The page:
10 years of ‘The Way’: Ariana Grande’s career a decade later

Ten years ago, the budding Nickelodeon-actress-turned-pop-star was taking the first steps toward a lucrative music career. Ariana Grande released her first lead single “The Way” featuring Mac Miller on March 25, 2013, off her debut album “Yours Truly” (2013). The single debuted within the top 10 on the Billboard Hot 100, securing Grande her first career entry. Grande has since continued her streak, becoming the only artist to debut the lead single off her first six studio albums in the top 10. The only music to precede “The Way?” A standalone single titled “Put Your Hearts Up” that Grande jokingly has tried to bury in the past. In an interview with MTV, Grande said, “I still have nightmares about it, and I made them hide it [the music video] on my Vevo page.”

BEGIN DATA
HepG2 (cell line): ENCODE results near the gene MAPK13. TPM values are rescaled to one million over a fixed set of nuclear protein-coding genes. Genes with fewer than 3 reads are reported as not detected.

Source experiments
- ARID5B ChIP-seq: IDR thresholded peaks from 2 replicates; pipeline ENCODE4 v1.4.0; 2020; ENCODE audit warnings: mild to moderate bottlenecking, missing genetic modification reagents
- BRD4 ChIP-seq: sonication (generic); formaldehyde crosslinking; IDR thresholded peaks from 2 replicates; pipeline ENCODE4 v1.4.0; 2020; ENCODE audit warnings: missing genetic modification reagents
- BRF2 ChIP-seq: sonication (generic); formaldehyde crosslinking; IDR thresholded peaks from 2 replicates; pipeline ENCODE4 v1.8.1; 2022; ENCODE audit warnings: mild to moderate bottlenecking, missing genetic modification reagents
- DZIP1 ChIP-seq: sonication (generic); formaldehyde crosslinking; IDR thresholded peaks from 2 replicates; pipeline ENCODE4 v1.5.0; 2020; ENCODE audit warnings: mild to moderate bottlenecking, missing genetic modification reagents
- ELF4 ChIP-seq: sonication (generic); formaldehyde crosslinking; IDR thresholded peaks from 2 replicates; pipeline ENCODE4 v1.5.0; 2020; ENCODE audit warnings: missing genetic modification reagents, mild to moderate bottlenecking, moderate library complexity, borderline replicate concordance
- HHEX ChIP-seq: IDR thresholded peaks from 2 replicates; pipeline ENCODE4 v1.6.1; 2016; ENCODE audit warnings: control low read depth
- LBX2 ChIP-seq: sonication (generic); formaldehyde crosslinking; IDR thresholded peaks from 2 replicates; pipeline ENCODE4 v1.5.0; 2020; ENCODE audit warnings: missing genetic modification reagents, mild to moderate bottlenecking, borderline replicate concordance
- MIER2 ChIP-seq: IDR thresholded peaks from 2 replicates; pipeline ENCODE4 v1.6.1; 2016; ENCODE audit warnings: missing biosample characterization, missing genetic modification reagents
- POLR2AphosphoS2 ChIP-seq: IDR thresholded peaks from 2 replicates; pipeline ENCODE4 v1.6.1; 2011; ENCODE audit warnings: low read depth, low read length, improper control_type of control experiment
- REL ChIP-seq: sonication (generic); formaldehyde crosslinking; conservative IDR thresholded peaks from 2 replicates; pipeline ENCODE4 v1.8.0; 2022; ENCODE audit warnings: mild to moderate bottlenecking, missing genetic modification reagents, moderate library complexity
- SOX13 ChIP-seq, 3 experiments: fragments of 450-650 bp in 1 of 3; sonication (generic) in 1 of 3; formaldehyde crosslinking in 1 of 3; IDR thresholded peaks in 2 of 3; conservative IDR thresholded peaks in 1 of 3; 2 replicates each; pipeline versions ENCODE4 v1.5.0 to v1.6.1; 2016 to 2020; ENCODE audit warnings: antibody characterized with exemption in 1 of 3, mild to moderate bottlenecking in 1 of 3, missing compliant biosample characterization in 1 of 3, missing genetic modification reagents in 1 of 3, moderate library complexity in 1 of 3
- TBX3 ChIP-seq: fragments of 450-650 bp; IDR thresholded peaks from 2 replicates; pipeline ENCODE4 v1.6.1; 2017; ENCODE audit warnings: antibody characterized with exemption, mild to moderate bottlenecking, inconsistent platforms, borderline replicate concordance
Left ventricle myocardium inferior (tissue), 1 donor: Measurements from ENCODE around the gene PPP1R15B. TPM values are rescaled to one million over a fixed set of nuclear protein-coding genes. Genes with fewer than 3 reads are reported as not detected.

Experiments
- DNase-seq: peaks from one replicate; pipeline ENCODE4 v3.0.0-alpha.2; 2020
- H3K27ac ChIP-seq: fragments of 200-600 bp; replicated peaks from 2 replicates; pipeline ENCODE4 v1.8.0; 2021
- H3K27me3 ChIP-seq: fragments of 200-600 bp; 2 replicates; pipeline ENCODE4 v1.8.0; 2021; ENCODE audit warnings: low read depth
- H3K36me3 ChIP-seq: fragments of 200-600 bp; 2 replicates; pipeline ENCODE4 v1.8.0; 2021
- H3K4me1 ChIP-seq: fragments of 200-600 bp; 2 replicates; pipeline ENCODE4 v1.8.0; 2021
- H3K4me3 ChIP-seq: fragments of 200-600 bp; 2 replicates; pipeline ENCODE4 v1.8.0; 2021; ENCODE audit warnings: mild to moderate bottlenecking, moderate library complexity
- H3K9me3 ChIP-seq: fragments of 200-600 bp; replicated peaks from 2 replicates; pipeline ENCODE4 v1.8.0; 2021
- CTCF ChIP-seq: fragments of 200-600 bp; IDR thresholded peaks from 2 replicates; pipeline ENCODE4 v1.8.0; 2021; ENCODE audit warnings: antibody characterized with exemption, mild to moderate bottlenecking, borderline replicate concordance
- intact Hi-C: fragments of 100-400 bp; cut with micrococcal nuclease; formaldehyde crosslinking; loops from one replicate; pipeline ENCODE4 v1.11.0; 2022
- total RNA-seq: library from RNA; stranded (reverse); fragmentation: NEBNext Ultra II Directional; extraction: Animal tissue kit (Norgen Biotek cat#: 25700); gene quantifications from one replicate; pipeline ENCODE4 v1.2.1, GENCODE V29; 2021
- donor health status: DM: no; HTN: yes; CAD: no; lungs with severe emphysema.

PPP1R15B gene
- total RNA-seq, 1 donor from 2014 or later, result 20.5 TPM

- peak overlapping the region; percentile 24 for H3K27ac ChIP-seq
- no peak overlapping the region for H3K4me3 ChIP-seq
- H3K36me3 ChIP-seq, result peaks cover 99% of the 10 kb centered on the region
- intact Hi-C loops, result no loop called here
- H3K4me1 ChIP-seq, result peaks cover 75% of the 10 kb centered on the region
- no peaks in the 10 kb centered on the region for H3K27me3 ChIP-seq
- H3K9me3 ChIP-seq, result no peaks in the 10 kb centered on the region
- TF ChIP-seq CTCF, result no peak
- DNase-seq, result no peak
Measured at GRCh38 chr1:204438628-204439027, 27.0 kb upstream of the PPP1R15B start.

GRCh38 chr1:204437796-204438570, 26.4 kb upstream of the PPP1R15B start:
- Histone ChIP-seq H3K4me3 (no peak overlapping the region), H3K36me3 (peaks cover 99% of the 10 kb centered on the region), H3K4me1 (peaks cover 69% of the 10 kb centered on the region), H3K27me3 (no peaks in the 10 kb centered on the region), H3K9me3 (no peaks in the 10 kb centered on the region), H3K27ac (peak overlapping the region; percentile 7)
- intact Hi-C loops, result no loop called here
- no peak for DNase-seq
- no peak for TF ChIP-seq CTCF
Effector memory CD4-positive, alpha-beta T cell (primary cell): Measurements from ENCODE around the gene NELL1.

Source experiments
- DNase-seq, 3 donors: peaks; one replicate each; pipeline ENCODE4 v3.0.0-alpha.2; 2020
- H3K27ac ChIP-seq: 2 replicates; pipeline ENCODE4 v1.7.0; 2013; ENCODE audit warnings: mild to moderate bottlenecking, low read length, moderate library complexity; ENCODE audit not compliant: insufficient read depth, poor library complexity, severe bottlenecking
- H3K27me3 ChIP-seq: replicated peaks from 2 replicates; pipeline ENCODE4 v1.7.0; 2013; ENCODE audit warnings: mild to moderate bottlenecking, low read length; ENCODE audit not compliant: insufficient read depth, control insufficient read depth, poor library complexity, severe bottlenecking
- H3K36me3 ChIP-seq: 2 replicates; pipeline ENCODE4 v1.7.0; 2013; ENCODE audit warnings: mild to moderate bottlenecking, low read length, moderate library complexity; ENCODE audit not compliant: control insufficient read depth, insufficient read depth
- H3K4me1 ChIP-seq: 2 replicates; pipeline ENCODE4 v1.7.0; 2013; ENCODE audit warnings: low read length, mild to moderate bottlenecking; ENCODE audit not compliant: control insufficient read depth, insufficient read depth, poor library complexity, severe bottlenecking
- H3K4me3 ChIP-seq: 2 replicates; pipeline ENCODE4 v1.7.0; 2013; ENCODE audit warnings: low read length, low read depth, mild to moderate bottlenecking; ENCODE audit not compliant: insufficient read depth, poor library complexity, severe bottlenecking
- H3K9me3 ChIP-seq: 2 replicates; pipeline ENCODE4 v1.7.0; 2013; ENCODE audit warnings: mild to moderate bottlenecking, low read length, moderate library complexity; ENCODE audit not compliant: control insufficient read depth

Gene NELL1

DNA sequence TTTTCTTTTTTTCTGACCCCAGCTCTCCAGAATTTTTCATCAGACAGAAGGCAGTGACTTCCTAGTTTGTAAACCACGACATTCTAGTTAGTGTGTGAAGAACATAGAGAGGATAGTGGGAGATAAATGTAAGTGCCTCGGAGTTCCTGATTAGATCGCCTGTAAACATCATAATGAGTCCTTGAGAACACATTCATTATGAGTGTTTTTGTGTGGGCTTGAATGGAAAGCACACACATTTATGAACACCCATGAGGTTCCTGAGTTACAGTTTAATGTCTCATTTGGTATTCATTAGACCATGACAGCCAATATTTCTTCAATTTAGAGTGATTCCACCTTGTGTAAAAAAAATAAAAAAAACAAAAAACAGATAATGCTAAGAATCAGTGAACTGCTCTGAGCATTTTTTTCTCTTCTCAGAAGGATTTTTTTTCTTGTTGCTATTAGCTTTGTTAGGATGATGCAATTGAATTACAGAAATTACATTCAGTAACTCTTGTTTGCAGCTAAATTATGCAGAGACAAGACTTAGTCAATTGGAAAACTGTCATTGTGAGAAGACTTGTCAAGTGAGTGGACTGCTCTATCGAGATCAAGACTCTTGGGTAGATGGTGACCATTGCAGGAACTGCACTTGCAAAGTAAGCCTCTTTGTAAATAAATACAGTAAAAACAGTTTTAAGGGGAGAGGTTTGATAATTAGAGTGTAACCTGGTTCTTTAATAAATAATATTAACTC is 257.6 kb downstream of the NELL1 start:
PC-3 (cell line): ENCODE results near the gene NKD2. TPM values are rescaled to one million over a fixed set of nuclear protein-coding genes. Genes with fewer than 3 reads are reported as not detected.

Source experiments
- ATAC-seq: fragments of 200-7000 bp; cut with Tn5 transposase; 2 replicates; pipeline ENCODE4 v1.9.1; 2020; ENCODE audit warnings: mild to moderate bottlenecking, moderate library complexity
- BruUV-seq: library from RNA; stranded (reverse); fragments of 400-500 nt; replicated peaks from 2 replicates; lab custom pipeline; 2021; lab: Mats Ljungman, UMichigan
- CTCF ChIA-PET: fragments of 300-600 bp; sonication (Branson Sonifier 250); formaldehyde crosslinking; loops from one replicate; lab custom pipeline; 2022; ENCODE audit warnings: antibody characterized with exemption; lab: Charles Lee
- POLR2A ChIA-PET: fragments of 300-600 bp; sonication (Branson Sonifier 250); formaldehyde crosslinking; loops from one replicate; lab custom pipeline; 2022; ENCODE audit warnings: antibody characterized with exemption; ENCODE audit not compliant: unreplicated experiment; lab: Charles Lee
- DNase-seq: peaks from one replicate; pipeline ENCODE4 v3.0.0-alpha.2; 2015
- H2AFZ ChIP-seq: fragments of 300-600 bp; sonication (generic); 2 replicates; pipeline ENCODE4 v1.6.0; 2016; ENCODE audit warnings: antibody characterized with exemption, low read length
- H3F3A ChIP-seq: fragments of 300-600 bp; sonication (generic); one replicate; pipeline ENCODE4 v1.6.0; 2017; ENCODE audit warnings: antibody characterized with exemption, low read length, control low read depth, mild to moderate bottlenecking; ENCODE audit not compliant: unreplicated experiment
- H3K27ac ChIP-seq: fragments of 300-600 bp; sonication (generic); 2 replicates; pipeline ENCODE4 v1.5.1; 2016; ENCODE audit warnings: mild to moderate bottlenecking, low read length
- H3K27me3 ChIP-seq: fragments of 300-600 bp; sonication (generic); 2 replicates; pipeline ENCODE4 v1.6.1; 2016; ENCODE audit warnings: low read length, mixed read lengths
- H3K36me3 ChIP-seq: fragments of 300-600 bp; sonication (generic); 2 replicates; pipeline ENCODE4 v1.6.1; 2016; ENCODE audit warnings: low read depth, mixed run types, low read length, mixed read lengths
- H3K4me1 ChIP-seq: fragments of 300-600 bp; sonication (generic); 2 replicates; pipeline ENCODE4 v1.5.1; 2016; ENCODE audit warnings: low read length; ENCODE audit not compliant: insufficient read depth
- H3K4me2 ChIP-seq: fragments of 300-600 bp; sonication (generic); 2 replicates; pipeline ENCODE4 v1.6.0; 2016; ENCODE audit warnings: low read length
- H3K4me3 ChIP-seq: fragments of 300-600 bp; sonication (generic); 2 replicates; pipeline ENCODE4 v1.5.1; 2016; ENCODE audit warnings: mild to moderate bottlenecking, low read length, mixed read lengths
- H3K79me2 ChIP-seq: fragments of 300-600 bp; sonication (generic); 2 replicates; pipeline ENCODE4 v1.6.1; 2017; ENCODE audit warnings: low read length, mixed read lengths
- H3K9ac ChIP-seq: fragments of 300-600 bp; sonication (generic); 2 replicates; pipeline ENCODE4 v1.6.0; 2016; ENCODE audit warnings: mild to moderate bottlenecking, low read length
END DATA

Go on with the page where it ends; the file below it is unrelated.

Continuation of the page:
Medford’s Carrie Bradshaw: Visiting friends at college

Are you considering visiting your significant other, sibling or unrelenting friend who keeps asking you to “come and see what their life is like” at their respective university? Do you wonder what another college is like, especially one that is starkly different from yours? If you are, I am here to tell you about my experiences taking the leap and booking that ticket.


TASA's Culture Show celebrates South Asian culture with a night of performance

The Tufts Association of South Asians held their annual Culture Show last weekend in Cohen Auditorium. The event, also known as the “C-Show,” is a showcase of South Asian dance, music and comedy that brings together a wide variety of student groups from across campus. At this year’s show, nearly 200 students performed to a packed audience in Cohen on Saturday night.